1 Opener/ Hook
For the Opener, teachers will provide/ project the following words for students to map morphemes (prefix, suffix, root) and determine as many meanings to parts as possible: agoraphobia, allegory, archaeology, bibliography, and encyclopedia. (Teachers may select other Greek combination words depending upon subject and students.) For collaboration and modification purposes, students may work in pairs and use the projected document (using an document projector such as an ELMO) to share responses with the class. Students will discuss responses and share difficulties/ epiphanies.
2 Direct Instruction
Students will log on to their Lexia Lessons (per school/ county use) using mobile laptop or tablet device to complete Structural Analysis lesson regarding Greek Combination words. The teacher should pace students by providing a completion time or conduct the next instructional component in a two station rotation splitting the students in two groups (or smaller) in accordance with students with similar work patterns/ habits. Prior to letting the students begin Lexia Lesson, the teacher should briefly define morpheme, prefix, suffix, and root for the students in the form of 'cloze' note-taking (teacher or other audio provides information while students fill in cloze notes).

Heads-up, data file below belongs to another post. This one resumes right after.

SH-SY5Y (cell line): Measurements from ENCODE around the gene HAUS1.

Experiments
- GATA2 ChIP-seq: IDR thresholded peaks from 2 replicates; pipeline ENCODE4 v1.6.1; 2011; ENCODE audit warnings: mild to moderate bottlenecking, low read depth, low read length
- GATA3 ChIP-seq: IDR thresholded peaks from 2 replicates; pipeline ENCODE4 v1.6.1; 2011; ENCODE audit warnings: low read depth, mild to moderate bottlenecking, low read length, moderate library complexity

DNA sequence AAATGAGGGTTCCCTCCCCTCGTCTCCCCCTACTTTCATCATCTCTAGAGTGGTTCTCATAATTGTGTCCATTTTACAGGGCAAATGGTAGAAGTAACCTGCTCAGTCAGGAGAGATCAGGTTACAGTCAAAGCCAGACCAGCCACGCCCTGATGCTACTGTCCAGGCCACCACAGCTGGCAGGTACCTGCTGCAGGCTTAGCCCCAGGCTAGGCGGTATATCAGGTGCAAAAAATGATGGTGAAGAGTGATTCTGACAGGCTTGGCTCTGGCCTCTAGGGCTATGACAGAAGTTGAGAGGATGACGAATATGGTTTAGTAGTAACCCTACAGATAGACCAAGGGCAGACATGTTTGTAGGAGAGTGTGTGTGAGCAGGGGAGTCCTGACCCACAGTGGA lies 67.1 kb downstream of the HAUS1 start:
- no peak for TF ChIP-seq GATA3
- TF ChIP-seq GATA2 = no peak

3 Guided Practice
Using the Lexia Skill Builders pencil-paper guided practice handout (Level 17/ Structural Analysis: Greek Combination Forms 1), students will work in pairs to identify and investigate the morphemes and meanings of several Greek combination works using resource/ reference materials online (per teacher descretion).
4 Independent Practice
Using the article "New skeleton may resolve puzzle presented by Kennewick Man" (Lexile per class using Newsela website) or student choice of a science article (from Newsela), prompt students to read this complex text; during reading, students should identify 5 terms from the text to map like they did in the guided practice and Opener. Next, students should compose a three sentence paraphrase of the article using information gained from the word mapping.
In pairs, students will create a "How-To" act like Word Detectives to find meaning in Greek combination or related word combinations using academic and domain-specific vocabulary like morpheme, prefix, suffix, and root. This can be done are large presentation paper, presented to the class, and posted to classroom walls or bulletin boards for future reference.